#2 – Use It to Spot Treat Acne Prone Skin
According to a 2010 review of alternative treatments for dermatological problems, witch hazel has antibacterial properties. Swiping it on the skin can help eliminate the bacteria causing acne.
However, the authors of the review stated that no randomized trials have been conducted to research the efficacy of witch hazel for acne.
If you’re using witch hazel for acne, make sure to wash your face before applying it. Bare skin will allow the witch hazel’s acne-fighting properties to work more potently. If you have sensitive skin, apply witch hazel sparingly on each acne spot.
#3 – Witch Hazel Can Soothe The Perineum After Childbirth
During childbirth, the perineal area may stretch and tear. It may be extremely sore.
According to Wellness Mama, witch hazel is recommended to help the area heal. Midwifery Today explains that witch hazel’s cooling and natural anti-inflammatory properties make it particularly effective for postpartum care.
It can be kept in a spray bottle and applied to the sore area during the first few weeks postpartum. Some even recommend soaking menstrual pads in witch hazel and freezing them for use after giving birth.
You can soak a washcloth in cool water, add witch hazel and place the cloth on any painful areas. It can be used as a sitz bath to reduce inflammation and slow bleeding.
#4 – Witch Hazel May Improve The Appearance of Scars and Stretch Marks
Many anecdotal reports online claim witch hazel helps diminish scar tissue on the skin. Zenmed Stretta Stretch Mark Removal Formula contains witch hazel as part of a three-step process for eliminating stretch marks.
The cream is blended with vitamin E and aloe vera. It is used after applying other products to help encourage the growth of new skin cells and collagen. Many other stretch mark creams and serums contain witch hazel in the ingredients.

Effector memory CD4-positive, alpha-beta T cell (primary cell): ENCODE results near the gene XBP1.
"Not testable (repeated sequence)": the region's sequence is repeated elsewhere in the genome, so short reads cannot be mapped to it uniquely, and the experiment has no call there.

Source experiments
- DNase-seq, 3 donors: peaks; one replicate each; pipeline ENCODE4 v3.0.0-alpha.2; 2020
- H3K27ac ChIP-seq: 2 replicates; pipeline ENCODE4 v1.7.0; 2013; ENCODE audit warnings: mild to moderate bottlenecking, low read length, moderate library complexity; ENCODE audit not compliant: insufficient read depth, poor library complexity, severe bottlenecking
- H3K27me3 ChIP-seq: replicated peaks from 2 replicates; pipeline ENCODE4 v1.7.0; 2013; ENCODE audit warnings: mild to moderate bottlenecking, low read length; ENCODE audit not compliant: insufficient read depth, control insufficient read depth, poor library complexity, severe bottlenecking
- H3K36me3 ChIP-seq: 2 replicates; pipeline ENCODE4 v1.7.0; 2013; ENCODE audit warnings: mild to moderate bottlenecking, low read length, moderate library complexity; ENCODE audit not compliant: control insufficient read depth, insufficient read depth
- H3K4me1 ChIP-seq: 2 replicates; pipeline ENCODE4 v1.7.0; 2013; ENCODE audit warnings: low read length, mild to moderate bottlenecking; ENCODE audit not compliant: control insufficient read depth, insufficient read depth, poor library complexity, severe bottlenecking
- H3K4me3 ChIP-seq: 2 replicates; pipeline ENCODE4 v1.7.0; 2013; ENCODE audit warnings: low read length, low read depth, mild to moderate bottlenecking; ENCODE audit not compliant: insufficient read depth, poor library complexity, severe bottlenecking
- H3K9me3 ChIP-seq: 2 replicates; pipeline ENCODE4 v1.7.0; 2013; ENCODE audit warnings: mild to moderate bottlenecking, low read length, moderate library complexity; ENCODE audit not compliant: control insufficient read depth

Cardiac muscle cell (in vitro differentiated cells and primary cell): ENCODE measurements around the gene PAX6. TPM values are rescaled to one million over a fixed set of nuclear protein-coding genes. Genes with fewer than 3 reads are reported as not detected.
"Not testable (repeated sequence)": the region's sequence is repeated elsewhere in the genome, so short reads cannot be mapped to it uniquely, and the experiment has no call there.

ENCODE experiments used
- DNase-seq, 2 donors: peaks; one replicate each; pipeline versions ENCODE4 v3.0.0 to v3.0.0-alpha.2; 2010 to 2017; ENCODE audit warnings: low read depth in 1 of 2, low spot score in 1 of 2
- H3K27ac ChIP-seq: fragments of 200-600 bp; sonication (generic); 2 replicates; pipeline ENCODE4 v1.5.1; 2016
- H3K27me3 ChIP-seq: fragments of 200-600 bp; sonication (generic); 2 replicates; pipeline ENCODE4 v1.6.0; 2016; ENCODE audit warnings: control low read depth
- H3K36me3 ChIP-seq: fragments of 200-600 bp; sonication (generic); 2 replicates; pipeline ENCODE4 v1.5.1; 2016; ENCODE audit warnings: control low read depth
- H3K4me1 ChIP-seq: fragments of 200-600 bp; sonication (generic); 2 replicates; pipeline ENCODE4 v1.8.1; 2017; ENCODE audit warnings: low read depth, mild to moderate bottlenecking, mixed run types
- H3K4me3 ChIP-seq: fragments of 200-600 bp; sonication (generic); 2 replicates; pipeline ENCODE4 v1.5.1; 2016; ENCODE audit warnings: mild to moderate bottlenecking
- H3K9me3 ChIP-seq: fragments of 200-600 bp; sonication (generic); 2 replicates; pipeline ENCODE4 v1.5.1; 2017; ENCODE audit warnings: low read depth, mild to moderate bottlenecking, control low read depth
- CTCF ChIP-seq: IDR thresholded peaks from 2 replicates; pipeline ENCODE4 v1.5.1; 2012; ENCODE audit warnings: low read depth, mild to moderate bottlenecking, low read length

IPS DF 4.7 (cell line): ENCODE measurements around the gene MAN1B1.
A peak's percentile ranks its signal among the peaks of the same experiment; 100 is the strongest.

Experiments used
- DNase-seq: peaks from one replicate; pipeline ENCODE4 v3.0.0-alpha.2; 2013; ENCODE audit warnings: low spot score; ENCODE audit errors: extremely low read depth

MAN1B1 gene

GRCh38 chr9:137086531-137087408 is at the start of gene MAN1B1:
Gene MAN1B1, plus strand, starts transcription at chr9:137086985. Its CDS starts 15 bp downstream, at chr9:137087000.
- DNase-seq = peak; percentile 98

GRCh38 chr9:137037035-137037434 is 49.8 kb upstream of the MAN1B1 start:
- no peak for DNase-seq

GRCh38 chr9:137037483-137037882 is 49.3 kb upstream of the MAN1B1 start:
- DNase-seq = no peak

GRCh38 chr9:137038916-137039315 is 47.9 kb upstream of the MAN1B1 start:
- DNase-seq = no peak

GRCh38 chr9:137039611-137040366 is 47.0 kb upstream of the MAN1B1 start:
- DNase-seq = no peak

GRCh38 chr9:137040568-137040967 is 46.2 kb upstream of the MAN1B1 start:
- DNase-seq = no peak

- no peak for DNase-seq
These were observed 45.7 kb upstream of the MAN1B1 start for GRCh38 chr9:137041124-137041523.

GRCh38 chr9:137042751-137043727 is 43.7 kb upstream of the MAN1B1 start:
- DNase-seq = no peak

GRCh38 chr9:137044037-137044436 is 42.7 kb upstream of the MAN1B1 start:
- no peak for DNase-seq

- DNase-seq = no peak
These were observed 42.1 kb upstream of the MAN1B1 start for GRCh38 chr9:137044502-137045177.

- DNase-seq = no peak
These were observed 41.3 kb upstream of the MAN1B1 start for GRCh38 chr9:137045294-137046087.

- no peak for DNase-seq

#5 – Use Witch Hazel To Diminish Bruising, Swelling and Varicose Veins
According to an article in the Alternative and Complementary Therapies publication, witch hazel’s astringent properties make it effective for shrinking blood vessels anywhere on the body.
Witch hazel can be used for:
- Treating bruises
- Shrinking hemorrhoids
- Reducing the appearance of varicose veins
- Treating chronic venous insufficiency
Many commercial hemorrhoid treatment remedies contain witch hazel. Some people suggest applying witch hazel to a cotton pad and place it over their eyes to reduce puffiness in the mornings.
If you have a small bruise, saturate a cotton ball or pad with witch hazel. Stick it to the skin using an adhesive bandage to speed up healing.
#6 – Use Witch Hazel To Help Control Dandruff
Dandruff can be caused by a number of different factors, including inflammation, fungus and dry skin. According to Allure Magazine, some people can benefit from applying witch hazel to the scalp before shampooing.
If your dandruff is caused by irritation or fungus, the natural anti-inflammatory and antibacterial qualities of witch hazel may help. However, witch hazel can be drying to the skin. If your dandruff is caused by dry skin already, witch hazel may exacerbate the problem.
#7 – Witch Hazel Soothes Many Skin Irritations
- Insect bites and stings
- Skin irritation and razor burn from shaving
The University of Maryland Medical Center explains that you can even use witch hazel on oozing skin irritations.
#8 – Witch Hazel Makes A Great Addition To Homemade Baby Wipes
If you want to avoid using harsh chemicals and ingredients on your baby, make your own baby wipes. Add witch hazel to a wet washcloth to wipe your baby’s diaper area. It will cleanse and soothe the skin as well as eliminate bacteria.